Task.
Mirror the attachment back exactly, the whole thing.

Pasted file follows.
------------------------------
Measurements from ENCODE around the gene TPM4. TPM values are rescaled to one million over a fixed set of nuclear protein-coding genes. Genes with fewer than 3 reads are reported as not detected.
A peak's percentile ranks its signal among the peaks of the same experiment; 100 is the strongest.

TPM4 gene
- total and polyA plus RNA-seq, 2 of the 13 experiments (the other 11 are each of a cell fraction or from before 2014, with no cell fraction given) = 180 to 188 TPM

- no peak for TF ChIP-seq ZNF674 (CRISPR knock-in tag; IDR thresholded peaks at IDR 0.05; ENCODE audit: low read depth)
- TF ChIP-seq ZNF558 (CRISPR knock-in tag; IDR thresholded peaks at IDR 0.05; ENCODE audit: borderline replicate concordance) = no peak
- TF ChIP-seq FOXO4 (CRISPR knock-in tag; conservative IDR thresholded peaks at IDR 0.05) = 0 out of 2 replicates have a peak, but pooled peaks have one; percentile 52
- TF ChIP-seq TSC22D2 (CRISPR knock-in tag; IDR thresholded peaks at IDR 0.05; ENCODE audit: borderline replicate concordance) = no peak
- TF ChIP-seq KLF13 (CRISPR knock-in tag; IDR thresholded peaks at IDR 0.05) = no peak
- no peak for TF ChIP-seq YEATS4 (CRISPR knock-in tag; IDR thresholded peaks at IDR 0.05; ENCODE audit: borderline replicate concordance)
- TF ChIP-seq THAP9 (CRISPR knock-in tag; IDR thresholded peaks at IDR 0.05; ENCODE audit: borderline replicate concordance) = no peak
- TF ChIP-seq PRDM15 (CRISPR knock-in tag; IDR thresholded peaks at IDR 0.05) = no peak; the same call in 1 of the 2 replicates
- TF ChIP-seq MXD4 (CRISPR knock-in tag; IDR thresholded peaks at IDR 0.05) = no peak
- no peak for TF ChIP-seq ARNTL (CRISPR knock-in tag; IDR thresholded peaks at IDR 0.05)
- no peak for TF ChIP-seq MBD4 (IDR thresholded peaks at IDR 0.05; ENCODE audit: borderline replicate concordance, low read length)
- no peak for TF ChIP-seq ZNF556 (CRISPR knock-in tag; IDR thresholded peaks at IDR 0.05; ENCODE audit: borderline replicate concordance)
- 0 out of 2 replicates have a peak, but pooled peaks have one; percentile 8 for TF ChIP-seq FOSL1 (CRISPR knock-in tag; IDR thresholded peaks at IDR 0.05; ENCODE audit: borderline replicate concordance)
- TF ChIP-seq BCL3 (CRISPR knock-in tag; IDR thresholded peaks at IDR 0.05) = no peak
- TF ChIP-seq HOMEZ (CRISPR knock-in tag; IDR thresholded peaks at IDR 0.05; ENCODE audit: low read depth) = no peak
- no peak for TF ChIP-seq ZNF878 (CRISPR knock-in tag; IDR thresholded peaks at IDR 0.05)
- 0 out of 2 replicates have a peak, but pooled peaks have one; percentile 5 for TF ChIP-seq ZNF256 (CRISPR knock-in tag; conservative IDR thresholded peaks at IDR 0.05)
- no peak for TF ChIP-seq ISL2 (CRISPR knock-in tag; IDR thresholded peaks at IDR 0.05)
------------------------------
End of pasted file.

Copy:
Measurements from ENCODE around the gene TPM4. TPM values are rescaled to one million over a fixed set of nuclear protein-coding genes. Genes with fewer than 3 reads are reported as not detected.
A peak's percentile ranks its signal among the peaks of the same experiment; 100 is the strongest.

TPM4 gene
- total and polyA plus RNA-seq, 2 of the 13 experiments (the other 11 are each of a cell fraction or from before 2014, with no cell fraction given) = 180 to 188 TPM

- no peak for TF ChIP-seq ZNF674 (CRISPR knock-in tag; IDR thresholded peaks at IDR 0.05; ENCODE audit: low read depth)
- TF ChIP-seq ZNF558 (CRISPR knock-in tag; IDR thresholded peaks at IDR 0.05; ENCODE audit: borderline replicate concordance) = no peak
- TF ChIP-seq FOXO4 (CRISPR knock-in tag; conservative IDR thresholded peaks at IDR 0.05) = 0 out of 2 replicates have a peak, but pooled peaks have one; percentile 52
- TF ChIP-seq TSC22D2 (CRISPR knock-in tag; IDR thresholded peaks at IDR 0.05; ENCODE audit: borderline replicate concordance) = no peak
- TF ChIP-seq KLF13 (CRISPR knock-in tag; IDR thresholded peaks at IDR 0.05) = no peak
- no peak for TF ChIP-seq YEATS4 (CRISPR knock-in tag; IDR thresholded peaks at IDR 0.05; ENCODE audit: borderline replicate concordance)
- TF ChIP-seq THAP9 (CRISPR knock-in tag; IDR thresholded peaks at IDR 0.05; ENCODE audit: borderline replicate concordance) = no peak
- TF ChIP-seq PRDM15 (CRISPR knock-in tag; IDR thresholded peaks at IDR 0.05) = no peak; the same call in 1 of the 2 replicates
- TF ChIP-seq MXD4 (CRISPR knock-in tag; IDR thresholded peaks at IDR 0.05) = no peak
- no peak for TF ChIP-seq ARNTL (CRISPR knock-in tag; IDR thresholded peaks at IDR 0.05)
- no peak for TF ChIP-seq MBD4 (IDR thresholded peaks at IDR 0.05; ENCODE audit: borderline replicate concordance, low read length)
- no peak for TF ChIP-seq ZNF556 (CRISPR knock-in tag; IDR thresholded peaks at IDR 0.05; ENCODE audit: borderline replicate concordance)
- 0 out of 2 replicates have a peak, but pooled peaks have one; percentile 8 for TF ChIP-seq FOSL1 (CRISPR knock-in tag; IDR thresholded peaks at IDR 0.05; ENCODE audit: borderline replicate concordance)
- TF ChIP-seq BCL3 (CRISPR knock-in tag; IDR thresholded peaks at IDR 0.05) = no peak
- TF ChIP-seq HOMEZ (CRISPR knock-in tag; IDR thresholded peaks at IDR 0.05; ENCODE audit: low read depth) = no peak
- no peak for TF ChIP-seq ZNF878 (CRISPR knock-in tag; IDR thresholded peaks at IDR 0.05)
- 0 out of 2 replicates have a peak, but pooled peaks have one; percentile 5 for TF ChIP-seq ZNF256 (CRISPR knock-in tag; conservative IDR thresholded peaks at IDR 0.05)
- no peak for TF ChIP-seq ISL2 (CRISPR knock-in tag; IDR thresholded peaks at IDR 0.05)